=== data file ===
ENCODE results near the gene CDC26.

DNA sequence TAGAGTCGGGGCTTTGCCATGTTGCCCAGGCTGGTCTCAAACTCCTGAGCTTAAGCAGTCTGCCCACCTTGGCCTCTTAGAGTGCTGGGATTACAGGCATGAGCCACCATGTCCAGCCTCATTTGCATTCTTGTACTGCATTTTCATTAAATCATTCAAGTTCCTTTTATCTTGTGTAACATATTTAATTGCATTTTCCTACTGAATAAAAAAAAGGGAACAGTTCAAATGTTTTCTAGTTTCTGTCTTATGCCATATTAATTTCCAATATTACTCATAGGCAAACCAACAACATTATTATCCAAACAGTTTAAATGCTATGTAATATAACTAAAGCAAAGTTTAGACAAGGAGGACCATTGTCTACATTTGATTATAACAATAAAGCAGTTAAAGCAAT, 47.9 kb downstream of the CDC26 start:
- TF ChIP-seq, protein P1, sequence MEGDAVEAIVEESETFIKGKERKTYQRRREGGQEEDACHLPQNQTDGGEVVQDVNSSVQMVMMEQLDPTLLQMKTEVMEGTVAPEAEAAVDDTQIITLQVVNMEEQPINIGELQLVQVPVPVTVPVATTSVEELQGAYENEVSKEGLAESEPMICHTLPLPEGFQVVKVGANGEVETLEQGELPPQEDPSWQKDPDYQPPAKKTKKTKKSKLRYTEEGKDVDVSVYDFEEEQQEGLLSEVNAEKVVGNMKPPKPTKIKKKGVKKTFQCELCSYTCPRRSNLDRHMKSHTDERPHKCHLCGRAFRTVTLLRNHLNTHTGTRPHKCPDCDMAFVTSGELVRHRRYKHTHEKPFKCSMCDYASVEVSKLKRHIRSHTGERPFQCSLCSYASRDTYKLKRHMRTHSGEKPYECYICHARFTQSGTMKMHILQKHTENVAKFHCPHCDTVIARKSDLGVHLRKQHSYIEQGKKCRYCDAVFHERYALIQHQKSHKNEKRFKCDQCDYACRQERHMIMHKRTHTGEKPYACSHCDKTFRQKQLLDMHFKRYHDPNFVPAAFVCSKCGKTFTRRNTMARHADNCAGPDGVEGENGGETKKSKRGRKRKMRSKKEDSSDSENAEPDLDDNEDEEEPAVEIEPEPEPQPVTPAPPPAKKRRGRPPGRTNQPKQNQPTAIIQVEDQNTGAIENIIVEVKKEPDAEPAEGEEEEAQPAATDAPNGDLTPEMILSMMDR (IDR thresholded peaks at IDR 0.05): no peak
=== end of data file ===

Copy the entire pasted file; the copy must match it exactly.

ENCODE results near the gene CDC26.

DNA sequence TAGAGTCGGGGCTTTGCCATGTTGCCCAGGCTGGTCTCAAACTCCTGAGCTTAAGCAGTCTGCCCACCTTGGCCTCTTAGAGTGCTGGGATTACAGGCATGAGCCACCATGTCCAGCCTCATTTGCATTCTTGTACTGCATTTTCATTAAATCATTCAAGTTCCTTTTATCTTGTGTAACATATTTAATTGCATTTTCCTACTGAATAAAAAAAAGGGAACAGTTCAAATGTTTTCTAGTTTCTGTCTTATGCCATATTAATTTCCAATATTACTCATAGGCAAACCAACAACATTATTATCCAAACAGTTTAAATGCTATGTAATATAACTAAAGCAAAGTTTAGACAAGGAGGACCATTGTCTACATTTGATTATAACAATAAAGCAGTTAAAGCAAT, 47.9 kb downstream of the CDC26 start:
- TF ChIP-seq, protein P1, sequence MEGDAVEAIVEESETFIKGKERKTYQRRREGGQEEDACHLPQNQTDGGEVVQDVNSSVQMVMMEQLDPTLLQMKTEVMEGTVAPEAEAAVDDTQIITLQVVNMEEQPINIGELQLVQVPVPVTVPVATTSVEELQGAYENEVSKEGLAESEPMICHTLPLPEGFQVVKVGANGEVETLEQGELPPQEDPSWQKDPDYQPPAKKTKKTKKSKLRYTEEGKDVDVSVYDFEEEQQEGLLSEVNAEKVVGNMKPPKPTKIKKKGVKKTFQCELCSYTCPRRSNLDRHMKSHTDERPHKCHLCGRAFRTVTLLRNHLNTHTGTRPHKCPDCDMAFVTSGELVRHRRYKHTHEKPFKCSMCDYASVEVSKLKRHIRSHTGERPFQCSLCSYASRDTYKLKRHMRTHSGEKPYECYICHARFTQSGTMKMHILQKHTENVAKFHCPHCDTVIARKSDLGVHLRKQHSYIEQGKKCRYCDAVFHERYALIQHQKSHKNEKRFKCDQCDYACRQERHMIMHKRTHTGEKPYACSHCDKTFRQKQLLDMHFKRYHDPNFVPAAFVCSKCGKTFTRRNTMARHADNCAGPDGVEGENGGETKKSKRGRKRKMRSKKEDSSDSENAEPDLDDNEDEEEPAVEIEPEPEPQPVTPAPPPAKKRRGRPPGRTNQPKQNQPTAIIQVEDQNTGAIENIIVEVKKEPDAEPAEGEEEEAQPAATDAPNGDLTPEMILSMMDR (IDR thresholded peaks at IDR 0.05): no peak